Scientists believe they’ve found evidence of a ninth planet in our solar system.
Two astronomers reported that all signs pointed towards the discovery of a ninth planet -- as the objected discovered more accurately fits the description of a planet than Pluto did.
“We are pretty sure there’s one out there,” California Institute of Technology professor Michael E. Brown told The New York Times.
Brown and his CalTech colleague, Konstantin Batygin, examined the motion of a cluster of small objects in the solar system and determined that they were being influenced by an unseen body.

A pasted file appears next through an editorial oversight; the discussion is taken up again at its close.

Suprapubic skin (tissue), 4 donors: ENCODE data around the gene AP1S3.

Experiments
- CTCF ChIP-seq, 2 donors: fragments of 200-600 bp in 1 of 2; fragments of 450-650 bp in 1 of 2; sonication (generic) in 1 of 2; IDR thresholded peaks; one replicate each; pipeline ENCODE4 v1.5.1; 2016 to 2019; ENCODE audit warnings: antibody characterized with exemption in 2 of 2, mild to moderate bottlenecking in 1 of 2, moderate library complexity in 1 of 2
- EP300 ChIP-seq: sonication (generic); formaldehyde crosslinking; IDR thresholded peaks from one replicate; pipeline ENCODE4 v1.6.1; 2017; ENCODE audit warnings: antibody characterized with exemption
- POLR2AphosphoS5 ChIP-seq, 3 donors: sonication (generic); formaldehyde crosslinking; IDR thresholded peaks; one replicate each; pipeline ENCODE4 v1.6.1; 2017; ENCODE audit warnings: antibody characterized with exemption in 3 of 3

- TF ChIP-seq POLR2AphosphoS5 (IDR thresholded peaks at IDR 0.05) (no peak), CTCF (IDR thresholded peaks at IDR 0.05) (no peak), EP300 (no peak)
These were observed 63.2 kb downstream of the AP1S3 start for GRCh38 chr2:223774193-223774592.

“There is no planet found. It's all circumstantial evidence,” Carnegie Institute of Science astronomer Scott Sheppard said of the planet, which has yet to actually be seen.
“It's like we're at a crime scene looking at the blood on the wall, and we're trying to explain how the person died."
Named Planet Nine, the object has a mass of about of 10 times Earth’s mass and orbits roughly 20 times farther from the sun than Neptune does. Brown said it would take Planet Nine up to 20,000 years to orbit the sun.
“This would be a real ninth planet,” he said, reported USA Today. “There have only been two true planets discovered since ancient times, and this would be a third. It's a pretty substantial chunk of our solar system that's still out there to be found, which is pretty exciting."